The University of Michigan Law School Alumni Survey Project is a tradition. For many decades, the Law School has surveyed its graduates in hopes of better understanding the lives, opinions, and career paths of its diverse alumni as well as major trends in the legal profession and in practice.
The Law School makes two principal uses of the survey information it gathers. First, members of the Law School community use the data to assess the Law School’s policies and practices and to educate Michigan’s faculty and staff about the experiences of our students and alumni. Second, the Law School uses the data to inform its many graduates about the experiences and views of their classmates and other alumni.
Over the years, we have discovered a strong interest among our alumni in the results of our surveying efforts. The project assures anonymity to all respondents, of course, but the class reports put together by law school faculty and staff offer a wealth of information to our graduates about the experiences, opportunities, and challenges members of their class have faced in the years since their law school graduation.
On account of its high quality and long history, the survey project and its data on the evolution of legal careers is unmatched in American higher education. For more than a generation, scholars from many disciplines have turned to Michigan’s alumni research data when studying the legal profession, lawyers, or elite professionals more generally. Our bibliography of scholarly publications provides a list of many of the articles in which Michigan’s alumni data has been used or cited.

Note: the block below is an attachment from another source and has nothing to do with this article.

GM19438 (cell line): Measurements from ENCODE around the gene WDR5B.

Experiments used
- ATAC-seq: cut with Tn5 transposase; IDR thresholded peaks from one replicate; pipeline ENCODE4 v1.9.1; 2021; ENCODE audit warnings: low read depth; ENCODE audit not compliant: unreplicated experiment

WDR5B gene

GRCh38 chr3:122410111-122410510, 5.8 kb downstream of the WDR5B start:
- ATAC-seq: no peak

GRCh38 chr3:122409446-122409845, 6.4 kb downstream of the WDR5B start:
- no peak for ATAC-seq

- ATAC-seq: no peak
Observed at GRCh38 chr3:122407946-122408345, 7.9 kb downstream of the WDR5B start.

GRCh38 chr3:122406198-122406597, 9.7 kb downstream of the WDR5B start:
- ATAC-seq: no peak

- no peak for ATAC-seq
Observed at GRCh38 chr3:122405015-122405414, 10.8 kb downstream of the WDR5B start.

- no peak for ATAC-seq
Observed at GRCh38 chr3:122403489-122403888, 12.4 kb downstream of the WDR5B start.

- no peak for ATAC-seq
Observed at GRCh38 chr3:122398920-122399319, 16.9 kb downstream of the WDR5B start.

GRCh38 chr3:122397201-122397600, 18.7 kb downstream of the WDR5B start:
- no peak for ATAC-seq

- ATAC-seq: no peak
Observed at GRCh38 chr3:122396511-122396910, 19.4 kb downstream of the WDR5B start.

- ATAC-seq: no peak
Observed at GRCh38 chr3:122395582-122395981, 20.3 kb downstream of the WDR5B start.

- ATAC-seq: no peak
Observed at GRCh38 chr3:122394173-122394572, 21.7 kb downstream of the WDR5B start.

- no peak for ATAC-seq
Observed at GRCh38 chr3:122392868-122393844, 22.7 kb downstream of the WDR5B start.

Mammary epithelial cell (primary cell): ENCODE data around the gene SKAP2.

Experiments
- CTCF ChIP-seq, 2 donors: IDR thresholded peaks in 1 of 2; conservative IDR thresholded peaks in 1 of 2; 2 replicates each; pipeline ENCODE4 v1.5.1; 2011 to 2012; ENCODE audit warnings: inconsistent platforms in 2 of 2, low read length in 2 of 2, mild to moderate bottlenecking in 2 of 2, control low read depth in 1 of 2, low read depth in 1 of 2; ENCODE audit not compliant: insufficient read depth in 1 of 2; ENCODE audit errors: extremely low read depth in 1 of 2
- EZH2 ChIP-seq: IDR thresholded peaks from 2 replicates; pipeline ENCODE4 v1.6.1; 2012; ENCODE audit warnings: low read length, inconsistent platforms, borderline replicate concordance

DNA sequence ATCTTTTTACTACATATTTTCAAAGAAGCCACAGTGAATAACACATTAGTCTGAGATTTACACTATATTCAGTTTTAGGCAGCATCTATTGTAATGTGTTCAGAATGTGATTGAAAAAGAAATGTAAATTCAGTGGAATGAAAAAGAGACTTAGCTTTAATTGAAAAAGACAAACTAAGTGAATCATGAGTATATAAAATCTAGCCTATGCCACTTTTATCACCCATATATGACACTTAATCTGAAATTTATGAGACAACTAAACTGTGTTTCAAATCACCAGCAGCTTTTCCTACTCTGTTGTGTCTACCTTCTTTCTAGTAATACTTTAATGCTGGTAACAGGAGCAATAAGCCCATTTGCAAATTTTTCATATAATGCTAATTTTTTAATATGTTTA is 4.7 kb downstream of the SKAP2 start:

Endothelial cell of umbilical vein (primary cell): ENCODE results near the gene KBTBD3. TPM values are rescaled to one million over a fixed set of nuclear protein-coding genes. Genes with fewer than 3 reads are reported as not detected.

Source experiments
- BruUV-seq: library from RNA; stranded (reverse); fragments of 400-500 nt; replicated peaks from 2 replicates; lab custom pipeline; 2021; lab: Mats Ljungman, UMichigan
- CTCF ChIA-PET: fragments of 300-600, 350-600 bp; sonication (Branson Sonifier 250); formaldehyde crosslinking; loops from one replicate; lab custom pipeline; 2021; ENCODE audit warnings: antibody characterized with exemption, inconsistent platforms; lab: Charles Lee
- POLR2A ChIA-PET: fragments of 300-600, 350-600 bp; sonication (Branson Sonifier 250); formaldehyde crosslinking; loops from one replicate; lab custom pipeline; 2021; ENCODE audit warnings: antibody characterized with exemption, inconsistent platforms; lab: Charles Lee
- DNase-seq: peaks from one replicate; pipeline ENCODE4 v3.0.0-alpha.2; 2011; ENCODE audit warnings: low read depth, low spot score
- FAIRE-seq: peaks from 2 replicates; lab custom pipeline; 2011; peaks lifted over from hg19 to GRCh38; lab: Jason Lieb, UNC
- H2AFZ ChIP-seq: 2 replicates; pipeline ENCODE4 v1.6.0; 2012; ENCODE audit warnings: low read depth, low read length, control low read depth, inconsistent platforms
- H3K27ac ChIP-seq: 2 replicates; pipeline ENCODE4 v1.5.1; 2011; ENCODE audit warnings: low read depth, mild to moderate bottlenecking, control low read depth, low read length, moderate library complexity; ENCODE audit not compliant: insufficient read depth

The alumni survey project’s questionnaires are administered at set yearly intervals to capture information about our graduates at different stages of their lives and careers. Questions explore a wide range of topics, including lifestyle issues and the characteristics of current legal (or non-legal) employment (such as job sector, status on the job, work activities, hours, job satisfaction, and pay). The five-year questionnaire also asks alumni to reflect on their law school activities and satisfaction, while the 35- and 45-year questionnaires ask our graduates about their retirement plans.
The project does not and never has had a relationship to Law School fundraising efforts.